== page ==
Man’s justice is not perfect, not even that of the European Court of Human Rights (ECHR). In a striking turn of events, it appears that the Court made a manifest legal error in the well known Lambert judgment (Lambert and others v. France, n°46043/14, Grand Chamber, 5 June 2014) by wrongly referring to its own case-law. In the Lambert case, that Court ruled that the French authorities could stop the artificial hydration and nutrition of Mr Lambert.
Glass v. United Kingdom judgment (n° 61827/00, Fourth Section, 9 March 2004) is one of the most important decisions the Court refers to in Lambert to support its decision. Indeed, the Court quotes Glass five times. In Glass, similarly to in Lambert, the mother of a child hospitalized for respiratory disorders complained about the the medical team’s decision to administer to her minor son, against her will, a high dose of morphine that risked causing his death. The doctors elected to not resuscitate him in the event of a respiratory crisis. Wishing to defend her son’s life, the patient’s mother brought her case to the ECtHR, as in the Lambert case.
In Glass, the Court ruled that: “the decision of the authorities to override the second applicant’s objection to the proposed treatment in the absence of authorisation by a court resulted in a breach of Article 8 of the Convention.” It “unanimously [held] that there [had] been a violation of Article 8 of the Convention.” Under this precedent, doctors should either respect the will of a patient’s parent or obtain an injunction against the parent’s decision. This precedent supports the position of Lambert’s parents. However, in the Lambert judgment the Grand Chamber stated erroneously that, in the Glass judgment, the Court “held that there had been no violation of Article 8 of the Convention.” (Paragraph 138). This error is found in the “general considerations” presenting the case law and supporting the Court’s decision. It is impossible to accurately determine the implications of this error on the Court’s reasoning, but it allows the Grand Chamber to affirm, in support of its own conclusion, that “it did not find a violation of the Convention in any of these cases.” (Paragraph 139).
This is an obvious and appalling error that is hard to explain. How can the highest European Court, in such a sensitive matter, ignore its own case law, while introducing a significant error into the heart of its argument?
And, what will become of this judgment?
It is not possible to appeal: the decision was made by the Grand Chamber and is definitive.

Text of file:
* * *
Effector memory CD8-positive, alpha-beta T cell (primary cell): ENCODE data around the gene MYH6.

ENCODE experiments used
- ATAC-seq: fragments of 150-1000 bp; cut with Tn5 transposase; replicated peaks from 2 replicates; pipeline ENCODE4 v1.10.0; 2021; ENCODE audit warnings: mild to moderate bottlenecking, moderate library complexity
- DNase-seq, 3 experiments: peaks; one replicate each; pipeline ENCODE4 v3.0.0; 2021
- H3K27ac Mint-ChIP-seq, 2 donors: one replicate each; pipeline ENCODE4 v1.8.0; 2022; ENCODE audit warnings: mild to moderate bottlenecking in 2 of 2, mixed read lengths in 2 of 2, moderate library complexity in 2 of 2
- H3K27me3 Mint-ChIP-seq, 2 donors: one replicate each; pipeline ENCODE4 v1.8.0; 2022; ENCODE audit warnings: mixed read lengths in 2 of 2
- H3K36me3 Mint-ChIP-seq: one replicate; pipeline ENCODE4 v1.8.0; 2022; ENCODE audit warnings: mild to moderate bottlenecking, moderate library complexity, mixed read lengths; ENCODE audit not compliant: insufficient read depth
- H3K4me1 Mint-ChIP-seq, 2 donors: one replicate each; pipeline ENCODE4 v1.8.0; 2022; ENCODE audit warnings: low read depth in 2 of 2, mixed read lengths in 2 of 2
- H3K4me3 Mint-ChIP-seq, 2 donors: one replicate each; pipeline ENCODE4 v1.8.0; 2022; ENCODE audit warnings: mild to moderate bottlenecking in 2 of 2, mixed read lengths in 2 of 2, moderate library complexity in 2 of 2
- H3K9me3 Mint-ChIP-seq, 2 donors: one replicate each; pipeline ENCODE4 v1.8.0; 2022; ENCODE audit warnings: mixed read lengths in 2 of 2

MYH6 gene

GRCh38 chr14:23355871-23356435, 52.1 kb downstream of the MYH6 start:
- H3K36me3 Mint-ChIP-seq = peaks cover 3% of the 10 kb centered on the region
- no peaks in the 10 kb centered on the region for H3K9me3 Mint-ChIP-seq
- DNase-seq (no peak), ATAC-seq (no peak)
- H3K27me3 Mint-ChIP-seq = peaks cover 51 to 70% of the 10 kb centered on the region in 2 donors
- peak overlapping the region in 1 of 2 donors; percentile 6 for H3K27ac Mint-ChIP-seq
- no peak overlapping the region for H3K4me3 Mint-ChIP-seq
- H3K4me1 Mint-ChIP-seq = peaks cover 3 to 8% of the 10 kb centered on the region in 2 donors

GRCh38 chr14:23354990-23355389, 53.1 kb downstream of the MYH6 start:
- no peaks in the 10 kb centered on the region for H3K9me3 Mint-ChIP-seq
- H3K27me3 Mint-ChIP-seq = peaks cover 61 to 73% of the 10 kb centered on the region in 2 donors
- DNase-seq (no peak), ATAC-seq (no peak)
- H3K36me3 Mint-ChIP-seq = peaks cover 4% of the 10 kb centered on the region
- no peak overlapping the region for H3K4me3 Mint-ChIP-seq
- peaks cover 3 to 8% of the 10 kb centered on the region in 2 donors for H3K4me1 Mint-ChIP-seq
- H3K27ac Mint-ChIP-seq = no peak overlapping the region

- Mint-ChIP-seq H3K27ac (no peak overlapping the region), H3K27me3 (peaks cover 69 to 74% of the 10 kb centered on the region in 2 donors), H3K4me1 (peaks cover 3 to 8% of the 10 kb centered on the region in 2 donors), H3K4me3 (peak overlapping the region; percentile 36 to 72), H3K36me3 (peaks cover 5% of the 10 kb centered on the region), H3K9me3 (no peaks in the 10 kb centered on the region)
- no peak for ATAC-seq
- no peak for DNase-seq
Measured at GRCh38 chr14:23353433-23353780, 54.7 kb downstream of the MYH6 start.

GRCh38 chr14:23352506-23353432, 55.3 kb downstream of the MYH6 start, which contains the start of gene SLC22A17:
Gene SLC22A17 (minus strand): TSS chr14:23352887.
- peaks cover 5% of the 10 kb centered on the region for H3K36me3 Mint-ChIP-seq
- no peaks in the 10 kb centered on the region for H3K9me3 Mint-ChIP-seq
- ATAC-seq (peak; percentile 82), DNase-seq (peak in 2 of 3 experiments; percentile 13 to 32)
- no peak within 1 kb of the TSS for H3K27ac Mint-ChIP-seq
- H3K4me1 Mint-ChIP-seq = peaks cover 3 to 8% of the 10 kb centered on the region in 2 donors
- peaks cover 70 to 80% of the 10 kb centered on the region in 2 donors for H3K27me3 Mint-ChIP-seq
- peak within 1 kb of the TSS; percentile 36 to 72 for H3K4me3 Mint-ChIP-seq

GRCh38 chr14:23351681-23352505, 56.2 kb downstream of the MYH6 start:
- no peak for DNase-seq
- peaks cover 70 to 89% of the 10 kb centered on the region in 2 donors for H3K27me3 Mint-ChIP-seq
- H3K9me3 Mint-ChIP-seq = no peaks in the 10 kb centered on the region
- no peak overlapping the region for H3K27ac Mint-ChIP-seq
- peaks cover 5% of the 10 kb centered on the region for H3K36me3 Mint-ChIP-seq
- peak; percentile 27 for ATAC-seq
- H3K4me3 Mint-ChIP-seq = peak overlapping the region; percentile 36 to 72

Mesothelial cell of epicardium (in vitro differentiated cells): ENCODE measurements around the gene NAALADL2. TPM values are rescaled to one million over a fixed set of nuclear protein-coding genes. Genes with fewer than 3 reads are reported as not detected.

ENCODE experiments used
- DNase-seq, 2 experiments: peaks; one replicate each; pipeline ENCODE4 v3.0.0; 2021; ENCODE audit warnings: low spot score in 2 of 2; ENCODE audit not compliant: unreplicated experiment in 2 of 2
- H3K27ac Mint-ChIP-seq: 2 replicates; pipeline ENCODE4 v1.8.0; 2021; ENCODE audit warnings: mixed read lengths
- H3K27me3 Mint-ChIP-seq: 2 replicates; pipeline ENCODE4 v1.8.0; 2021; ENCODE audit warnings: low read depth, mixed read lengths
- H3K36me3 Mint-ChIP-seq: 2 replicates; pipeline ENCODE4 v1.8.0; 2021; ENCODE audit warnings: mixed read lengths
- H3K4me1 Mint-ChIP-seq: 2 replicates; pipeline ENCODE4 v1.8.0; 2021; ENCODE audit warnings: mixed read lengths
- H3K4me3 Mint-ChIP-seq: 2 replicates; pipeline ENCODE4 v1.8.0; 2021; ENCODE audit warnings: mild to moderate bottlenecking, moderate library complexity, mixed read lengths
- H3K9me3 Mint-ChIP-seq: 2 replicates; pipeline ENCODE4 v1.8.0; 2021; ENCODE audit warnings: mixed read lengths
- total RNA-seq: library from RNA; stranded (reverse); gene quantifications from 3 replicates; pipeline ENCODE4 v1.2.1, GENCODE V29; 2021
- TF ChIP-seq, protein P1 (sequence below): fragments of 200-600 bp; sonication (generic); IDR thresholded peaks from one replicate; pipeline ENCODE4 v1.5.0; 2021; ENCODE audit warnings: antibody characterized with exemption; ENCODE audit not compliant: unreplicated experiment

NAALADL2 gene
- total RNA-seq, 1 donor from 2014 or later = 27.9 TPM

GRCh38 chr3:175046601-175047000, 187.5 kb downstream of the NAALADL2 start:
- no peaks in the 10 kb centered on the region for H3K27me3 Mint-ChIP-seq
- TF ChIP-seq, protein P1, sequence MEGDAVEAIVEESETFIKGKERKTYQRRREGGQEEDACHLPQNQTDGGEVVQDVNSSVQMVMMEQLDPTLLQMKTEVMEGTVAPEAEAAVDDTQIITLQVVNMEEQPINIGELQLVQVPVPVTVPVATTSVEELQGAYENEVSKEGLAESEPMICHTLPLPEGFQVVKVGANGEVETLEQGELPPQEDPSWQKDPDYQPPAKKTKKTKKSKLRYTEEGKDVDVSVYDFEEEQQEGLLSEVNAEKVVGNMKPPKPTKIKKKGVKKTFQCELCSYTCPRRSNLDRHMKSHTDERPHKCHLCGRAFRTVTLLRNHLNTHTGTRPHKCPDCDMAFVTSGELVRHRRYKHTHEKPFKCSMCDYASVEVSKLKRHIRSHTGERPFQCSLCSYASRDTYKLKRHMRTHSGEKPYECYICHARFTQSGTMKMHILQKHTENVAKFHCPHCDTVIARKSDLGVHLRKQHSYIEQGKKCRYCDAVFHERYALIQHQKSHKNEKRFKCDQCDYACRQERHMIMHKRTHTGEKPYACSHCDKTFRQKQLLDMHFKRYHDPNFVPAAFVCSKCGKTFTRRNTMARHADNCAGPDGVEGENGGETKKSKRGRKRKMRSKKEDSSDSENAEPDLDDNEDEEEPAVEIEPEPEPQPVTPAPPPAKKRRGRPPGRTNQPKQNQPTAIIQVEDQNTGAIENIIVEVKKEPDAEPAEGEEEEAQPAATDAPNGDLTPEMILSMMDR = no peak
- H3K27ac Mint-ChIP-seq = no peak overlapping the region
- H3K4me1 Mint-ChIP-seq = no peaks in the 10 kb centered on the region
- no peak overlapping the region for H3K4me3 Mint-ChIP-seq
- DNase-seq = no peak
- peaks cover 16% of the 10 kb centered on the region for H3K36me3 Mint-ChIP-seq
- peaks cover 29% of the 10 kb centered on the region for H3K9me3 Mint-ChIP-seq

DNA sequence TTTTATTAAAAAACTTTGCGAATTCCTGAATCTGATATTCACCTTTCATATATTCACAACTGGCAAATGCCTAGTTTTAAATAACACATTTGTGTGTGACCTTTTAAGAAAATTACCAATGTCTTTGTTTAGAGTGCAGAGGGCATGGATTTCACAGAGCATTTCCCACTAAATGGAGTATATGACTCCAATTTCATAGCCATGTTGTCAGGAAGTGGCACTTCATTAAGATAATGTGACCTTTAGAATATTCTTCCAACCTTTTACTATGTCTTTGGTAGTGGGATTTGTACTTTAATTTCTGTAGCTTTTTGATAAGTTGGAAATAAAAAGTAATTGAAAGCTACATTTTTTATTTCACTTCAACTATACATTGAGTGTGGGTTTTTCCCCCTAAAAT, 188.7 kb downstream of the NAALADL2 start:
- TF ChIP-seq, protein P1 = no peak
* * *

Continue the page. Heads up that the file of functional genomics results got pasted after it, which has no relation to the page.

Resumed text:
The Rules of Court provide the opportunity to “rectify clerical errors, errors in calculation or obvious mistakes,” (Rule 81), but this procedure is not aimed at correcting legal error. The Rules of Court also provide for the possibility to “revise” a decision (Rule 80); that is to say, to rule again on the case “in the event of the discovery of a fact which might by its nature have a decisive influence and which, when a judgment was delivered, was unknown to the Court and could not reasonably have been known to that party.” This procedure is also difficult to apply here because the error of the Grand Chamber is not a new fact.
There is no procedure to rectify a mistake of law from the Grand Chamber. Nevertheless, one cannot imagine that this error will stay; it shall be removed. Thus, the Lambert case is not closed at the ECtHR.
To limit the consequences of this error, some will argue that only the final decision of the Court matters (i.e. the operative words) and that an error of reasoning does not affect the final decision. The Court would have to admit openly that its decision is not strictly deduced from the legal reasoning. Indeed, the Court, after having decided on the merits, built its reasoning in order to explain the decision and to develop its doctrinal corpus. This teleological method may have provided the opportunity for error to arise.
Others will say that to err is human. This is true, but the life of a man is at stake. In any case, this error is humiliating; it reminds us that justice is human. And it is because of the fallibility of human justice that the Court should remain humble.